City Creates Juvenile Crime Prevention Task Force

These days, most of the discussions at city hall revolve around finance, but Thursday afternoon there was worry about futures as well.

"We've got some kids making some bad choices," said Tulsa city councilor Karen Gilbert, announcing the creation of a Juvenile Crime Prevention Task Force.

"We're always looking at ways to keep kids out of trouble, and that's exactly what this is all about," she said.

"We often times are involved in these task forces," said David Grewe of Youth Services, which helped some 17,000 young people last year between the ages of 12 and 24.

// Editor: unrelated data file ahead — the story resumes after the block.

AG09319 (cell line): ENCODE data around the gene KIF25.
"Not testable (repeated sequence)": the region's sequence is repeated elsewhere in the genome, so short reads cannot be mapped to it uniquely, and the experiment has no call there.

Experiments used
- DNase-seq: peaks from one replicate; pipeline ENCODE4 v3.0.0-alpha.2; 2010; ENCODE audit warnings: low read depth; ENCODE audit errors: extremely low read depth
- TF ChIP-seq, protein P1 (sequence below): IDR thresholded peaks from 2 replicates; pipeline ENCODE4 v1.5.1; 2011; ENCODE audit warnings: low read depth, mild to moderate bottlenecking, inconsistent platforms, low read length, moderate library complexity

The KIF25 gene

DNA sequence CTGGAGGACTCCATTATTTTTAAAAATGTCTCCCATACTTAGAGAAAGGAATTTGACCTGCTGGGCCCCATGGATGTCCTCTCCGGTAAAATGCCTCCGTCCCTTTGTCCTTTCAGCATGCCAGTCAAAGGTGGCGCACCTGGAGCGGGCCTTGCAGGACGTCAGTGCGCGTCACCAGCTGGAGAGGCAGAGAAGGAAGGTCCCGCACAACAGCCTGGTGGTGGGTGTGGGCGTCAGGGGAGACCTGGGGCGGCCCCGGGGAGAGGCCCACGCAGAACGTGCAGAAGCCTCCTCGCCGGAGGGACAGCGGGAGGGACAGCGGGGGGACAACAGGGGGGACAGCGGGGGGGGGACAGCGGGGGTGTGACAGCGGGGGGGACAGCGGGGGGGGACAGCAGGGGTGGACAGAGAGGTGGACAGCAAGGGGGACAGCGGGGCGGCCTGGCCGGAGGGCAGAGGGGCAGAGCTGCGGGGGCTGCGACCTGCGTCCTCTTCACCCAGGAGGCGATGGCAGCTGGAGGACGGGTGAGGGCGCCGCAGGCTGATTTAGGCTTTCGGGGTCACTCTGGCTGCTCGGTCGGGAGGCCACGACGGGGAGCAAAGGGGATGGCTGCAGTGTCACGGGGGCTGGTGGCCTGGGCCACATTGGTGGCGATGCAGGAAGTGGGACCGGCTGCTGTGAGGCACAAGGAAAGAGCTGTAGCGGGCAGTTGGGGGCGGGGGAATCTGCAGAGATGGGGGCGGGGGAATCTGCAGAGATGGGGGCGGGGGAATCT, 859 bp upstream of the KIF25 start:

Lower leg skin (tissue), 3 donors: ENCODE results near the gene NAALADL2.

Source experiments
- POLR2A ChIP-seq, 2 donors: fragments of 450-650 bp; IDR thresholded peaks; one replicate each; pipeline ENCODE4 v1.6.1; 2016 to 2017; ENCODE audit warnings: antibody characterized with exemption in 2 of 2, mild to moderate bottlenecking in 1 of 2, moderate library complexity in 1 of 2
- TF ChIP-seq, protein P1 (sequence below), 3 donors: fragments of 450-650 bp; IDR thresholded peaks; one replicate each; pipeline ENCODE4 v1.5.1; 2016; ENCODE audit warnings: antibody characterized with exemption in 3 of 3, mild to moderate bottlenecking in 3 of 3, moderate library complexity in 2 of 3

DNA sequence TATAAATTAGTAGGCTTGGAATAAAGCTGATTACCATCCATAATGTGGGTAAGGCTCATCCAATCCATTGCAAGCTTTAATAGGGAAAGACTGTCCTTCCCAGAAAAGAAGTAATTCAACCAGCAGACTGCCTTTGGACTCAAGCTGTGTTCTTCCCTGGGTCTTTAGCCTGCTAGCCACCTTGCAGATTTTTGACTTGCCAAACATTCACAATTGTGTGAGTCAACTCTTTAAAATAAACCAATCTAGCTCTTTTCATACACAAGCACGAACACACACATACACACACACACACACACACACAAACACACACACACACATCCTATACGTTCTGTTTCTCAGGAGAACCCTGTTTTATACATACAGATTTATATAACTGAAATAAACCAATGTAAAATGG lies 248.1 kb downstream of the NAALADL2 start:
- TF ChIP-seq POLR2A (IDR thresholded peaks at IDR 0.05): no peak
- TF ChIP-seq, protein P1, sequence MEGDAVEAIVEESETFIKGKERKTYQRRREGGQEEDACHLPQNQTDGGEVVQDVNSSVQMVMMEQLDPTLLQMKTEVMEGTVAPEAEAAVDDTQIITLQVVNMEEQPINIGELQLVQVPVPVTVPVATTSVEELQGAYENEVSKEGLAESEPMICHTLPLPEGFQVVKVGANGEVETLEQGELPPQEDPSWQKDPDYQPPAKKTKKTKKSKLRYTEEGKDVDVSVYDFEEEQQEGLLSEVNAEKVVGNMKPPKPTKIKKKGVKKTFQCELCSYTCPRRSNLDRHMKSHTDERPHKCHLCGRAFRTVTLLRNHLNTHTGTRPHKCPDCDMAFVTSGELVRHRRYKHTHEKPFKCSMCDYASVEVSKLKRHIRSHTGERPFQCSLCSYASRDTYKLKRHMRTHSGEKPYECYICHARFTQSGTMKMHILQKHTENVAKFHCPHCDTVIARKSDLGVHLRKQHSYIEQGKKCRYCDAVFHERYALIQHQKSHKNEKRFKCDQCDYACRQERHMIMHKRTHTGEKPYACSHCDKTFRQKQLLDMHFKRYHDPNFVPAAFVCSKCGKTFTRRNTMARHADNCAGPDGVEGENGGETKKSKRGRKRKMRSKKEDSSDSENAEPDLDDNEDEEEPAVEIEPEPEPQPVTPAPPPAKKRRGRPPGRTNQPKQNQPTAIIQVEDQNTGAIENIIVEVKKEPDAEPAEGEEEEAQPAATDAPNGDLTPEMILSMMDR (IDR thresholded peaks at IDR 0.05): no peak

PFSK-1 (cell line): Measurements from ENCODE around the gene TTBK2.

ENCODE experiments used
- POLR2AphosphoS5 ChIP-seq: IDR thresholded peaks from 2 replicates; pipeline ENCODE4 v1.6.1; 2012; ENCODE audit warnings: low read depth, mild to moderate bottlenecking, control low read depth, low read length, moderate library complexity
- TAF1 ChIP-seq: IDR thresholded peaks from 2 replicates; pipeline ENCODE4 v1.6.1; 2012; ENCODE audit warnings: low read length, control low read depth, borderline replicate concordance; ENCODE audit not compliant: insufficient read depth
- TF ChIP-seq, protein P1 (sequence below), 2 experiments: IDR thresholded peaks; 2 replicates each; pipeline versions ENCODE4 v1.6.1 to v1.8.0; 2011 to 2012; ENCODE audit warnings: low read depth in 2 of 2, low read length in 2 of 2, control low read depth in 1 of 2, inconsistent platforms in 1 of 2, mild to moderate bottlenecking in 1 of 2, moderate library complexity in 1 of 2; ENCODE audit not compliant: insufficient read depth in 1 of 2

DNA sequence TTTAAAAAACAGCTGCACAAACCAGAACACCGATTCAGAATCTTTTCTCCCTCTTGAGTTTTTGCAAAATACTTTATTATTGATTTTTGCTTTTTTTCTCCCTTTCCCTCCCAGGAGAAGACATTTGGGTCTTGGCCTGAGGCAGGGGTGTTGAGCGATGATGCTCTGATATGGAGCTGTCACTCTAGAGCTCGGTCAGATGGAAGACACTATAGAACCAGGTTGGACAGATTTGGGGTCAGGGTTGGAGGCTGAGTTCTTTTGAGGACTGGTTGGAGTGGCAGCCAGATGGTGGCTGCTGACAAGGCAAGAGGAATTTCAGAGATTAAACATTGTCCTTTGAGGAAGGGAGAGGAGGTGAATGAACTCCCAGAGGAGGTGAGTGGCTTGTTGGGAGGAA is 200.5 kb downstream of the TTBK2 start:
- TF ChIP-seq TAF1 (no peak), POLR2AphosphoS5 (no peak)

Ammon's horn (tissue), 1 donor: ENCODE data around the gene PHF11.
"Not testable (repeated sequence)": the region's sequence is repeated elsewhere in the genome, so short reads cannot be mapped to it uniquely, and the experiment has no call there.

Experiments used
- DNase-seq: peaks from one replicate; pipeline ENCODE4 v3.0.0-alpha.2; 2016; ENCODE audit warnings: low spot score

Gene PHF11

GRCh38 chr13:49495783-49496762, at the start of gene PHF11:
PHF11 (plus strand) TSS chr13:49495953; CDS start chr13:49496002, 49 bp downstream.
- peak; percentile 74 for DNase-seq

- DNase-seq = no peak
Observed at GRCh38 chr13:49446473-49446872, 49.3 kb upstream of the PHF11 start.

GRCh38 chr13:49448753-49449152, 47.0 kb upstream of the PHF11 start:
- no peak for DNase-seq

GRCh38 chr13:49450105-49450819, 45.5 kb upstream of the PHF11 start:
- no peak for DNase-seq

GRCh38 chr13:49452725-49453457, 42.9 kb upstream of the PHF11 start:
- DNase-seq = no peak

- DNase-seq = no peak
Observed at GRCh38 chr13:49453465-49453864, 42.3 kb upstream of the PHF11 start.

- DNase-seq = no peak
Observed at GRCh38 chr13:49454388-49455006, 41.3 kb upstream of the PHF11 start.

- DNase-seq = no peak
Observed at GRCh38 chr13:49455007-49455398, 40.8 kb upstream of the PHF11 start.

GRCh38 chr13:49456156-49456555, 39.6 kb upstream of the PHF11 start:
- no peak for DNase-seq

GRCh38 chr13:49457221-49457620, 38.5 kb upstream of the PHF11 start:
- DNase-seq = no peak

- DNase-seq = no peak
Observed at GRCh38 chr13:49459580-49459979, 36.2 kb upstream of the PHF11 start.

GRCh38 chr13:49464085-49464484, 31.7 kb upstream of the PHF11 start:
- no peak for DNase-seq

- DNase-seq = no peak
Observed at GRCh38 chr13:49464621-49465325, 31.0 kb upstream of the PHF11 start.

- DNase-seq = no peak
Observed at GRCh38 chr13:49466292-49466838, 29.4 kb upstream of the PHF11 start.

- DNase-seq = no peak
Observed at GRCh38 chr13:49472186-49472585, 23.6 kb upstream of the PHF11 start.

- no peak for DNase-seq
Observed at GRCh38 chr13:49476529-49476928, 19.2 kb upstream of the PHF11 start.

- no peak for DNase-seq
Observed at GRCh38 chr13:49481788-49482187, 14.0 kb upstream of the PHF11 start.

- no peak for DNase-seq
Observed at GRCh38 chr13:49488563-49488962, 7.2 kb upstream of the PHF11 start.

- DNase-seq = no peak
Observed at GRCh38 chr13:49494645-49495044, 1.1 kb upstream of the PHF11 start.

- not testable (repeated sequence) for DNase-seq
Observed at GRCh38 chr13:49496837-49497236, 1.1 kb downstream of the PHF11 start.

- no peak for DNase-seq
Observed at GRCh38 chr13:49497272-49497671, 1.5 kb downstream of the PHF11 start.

"One thing we do at youth services is we have a first offender program, which really catches kids at the front end of testing limits and getting in trouble," he said.

The underlying reason for the city's task force? It's required in order to apply for some federal funds which would go to the gang task force.

"It would be $120,000 a year up to 3 years. And so that program would help pay for some overtime, along with fund this prevention program," said Gilbert.

The new task force meets next Tuesday, adding another effort in a community aimed at helping kids choose correctly.

"Things can be accomplished and they can move in a positive direction," said Grewe.